Information for V1 timer boards
Here is a picture of the bare
board and a completed board for
In order to complete the project
you will need to add the following components:
- Right angle, PC board mount DB-25 male connector (unless you buy the
kit that includes the connector)
- Five 10K-Ohm resistors (Radio Shack #271-1335, $0.99 for a 5 pack)
- Start switch
- Lane sensors (see parts list above or discussions on the forum for suggestions)
- Hookup wire for start switch and lane sensors
- +5 volt power supply
You may not need the resistors OR the 5 volt power supply if your computer
has built-in pull-up resistors. Unfortunately there is no real way to
know if your computer has the built-in resistors. Some do, some don't.
If your computer does not have pull-up resistors your timer may operate
erratically or it may give sluggish results.
Refer to the completed
board photo as necessary:
- Make sure you insert all components on the BLANK side of the board.
The side with the traces is only used to solder parts in place. There
should be no components on the solder side (the side with the traces).
- Insert the pins of the DB-25 connector through the holes and solder
the pins in place. It is not necessary to solder every pin. You
can simply solder all the pins with traces to them, plus a few on the opposite
end of the connector to help hold it in place. In order to keep the
board cost low I elected not to put a solder mask on the board. Make sure
that you don't accidentally solder bridge between two pins or between a
pin and a trace. This is especially easy to do near pin 2, pin 9, and
- Next insert the resistors into the holes in the middle of the board.
Resistors are not polarized so it doesn't matter which end goes which
way. Flip the board over and solder each resistor in place. Again, make
sure that you do not solder bridge between a pin and an ajoining trace.
Clip off any excess resistor leads that are sticking out of the back of
- Solder wires onto the ends of the phototransistors for each lane. Use
one color of wire for the emitter and a different color for the collector
on each sensor. This will make the next step MUCH easier and less
error prone. Use just enough wire to reach from the back of your PC to the
track. I would use no more than 3 to 5 feet of wire on
each phototransistor. Each sensor should have the same amount of wire
as all the others for proper timing (electricity travels about 9 inches
per nanosecond so if one wire is 9 inches shorter than another, the timing
will be off by 1 nanosecond between the two sensors). Also solder
(or otherwise attach) a wire to each side of the start gate switch. Remember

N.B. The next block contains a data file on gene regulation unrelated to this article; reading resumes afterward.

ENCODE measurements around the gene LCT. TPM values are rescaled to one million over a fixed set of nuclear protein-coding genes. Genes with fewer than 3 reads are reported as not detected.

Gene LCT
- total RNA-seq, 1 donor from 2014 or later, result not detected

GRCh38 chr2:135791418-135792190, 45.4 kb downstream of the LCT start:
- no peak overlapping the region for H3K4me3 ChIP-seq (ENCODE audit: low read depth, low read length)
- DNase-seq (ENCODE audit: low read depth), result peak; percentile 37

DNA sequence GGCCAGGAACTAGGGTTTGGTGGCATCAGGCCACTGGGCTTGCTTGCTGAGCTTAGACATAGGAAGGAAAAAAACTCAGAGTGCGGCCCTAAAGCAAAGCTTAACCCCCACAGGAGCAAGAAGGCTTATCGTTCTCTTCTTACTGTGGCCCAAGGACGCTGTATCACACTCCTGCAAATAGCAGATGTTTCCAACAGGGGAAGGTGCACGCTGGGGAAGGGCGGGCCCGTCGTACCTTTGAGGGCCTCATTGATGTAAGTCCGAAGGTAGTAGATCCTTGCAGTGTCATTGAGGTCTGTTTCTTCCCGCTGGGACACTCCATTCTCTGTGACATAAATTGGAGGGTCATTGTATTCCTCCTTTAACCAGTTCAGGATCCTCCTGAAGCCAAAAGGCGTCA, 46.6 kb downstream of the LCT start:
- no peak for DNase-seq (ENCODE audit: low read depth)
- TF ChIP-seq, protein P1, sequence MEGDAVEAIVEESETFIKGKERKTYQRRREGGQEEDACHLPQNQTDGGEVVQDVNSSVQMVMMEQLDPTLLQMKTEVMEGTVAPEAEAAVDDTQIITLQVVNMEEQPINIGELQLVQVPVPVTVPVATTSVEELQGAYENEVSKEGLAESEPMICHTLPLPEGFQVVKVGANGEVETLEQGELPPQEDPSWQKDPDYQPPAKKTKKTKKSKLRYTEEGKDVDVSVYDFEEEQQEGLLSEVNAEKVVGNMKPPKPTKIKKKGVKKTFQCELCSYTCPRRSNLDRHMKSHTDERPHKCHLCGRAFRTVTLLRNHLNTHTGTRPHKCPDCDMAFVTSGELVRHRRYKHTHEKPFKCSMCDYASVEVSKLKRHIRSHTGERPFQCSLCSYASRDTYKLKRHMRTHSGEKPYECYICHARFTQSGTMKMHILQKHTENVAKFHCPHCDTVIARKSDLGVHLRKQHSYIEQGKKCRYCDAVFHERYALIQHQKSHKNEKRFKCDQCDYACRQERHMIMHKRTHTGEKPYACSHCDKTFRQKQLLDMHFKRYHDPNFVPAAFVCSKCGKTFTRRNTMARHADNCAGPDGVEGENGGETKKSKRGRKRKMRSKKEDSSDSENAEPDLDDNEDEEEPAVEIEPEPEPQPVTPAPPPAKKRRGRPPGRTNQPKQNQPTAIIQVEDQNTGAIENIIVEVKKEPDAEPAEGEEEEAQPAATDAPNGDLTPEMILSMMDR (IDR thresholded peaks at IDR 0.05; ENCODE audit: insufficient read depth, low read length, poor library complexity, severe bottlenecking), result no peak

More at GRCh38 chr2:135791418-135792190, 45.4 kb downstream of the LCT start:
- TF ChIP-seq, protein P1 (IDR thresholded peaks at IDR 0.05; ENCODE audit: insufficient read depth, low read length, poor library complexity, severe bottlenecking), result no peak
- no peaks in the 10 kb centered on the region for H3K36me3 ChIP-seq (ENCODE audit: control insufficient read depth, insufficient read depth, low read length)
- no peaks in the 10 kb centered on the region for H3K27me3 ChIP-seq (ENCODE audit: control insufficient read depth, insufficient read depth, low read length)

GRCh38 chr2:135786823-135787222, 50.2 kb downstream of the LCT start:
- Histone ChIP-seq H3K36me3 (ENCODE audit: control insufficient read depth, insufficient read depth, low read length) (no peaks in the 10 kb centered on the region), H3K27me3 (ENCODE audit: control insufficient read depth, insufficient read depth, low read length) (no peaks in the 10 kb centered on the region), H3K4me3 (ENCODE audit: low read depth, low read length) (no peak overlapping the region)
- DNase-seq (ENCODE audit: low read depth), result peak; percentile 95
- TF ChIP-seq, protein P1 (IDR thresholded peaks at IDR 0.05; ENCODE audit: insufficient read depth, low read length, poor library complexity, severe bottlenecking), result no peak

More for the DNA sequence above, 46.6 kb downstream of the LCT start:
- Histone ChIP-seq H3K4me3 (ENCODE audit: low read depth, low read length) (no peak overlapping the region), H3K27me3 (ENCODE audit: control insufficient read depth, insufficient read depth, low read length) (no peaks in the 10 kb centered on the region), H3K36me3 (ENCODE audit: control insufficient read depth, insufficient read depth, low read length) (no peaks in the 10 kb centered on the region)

to leave enough wire to stretch all the way to the top of the track.
- Refering to the solder side of the board, note that there are 5 rows
of two holes each on the right side of the board. These are the connections
for the start gate (at the top, notice the word "start" above
the top row of holes) and the lane sensors (rows 2-5 = lanes 1-4 respectively).
On the right side of the rows is the word "emitter" which
indicates where the emitter from each sensor should be connected (the
wire from the collector goes in the other hole in each row). Flip
the board back over so you are looking at the component (blank) side and
then run the wires through the board and solder them in place making sure
to connect the emitter to the correct side on each row. Alternately,
you can solder a connector in place (as in the photo) and then connect
the wires to that so that you can attach and remove the sensors easily.
While you are at it, solder the wire from the start gate to the top
row of holes (polarity does not matter for the start gate, either wire in
either hole will work).
- Now hook up a regulated 5 volt power supply to the board. Again
refering to the solder side, note the markings for "+5" and "GND"
which indicate where the +5 line and the ground line from the power
supply should be connected. Note that the power supply is not hooked up
in the photo.
- Now, DOUBLE CHECK EVERYTHING!!! I refuse to be held responsible
for damage to your computer if you have not connected things correctly and
double checked your work. Make sure you have the +5 and ground from
the power supply connected correctly. Plug in the power supply and
check the voltages with a meter to confirm this. While you are at it, check
that the various pins on the DB-25 change state properly when you cover
and uncover the phototransistors. You should be able to check this
quite easily using a volt meter.
- ONLY after you have checked EVERYTHING and then DOUBLE
CHECKED everything should you attach the circuit to your PC. Run
the pinewood software and use the diagnostics screen to confirm that each
of the bits changes state properly when you cover and uncover each phototransistor.
Also check that the start gate switch changes states correctly. If
not, carefuly review the instructions above to make sure you haven't missed
anything. Check closely for phototransistors that are not hooked up correctly
(emitter and collector reversed).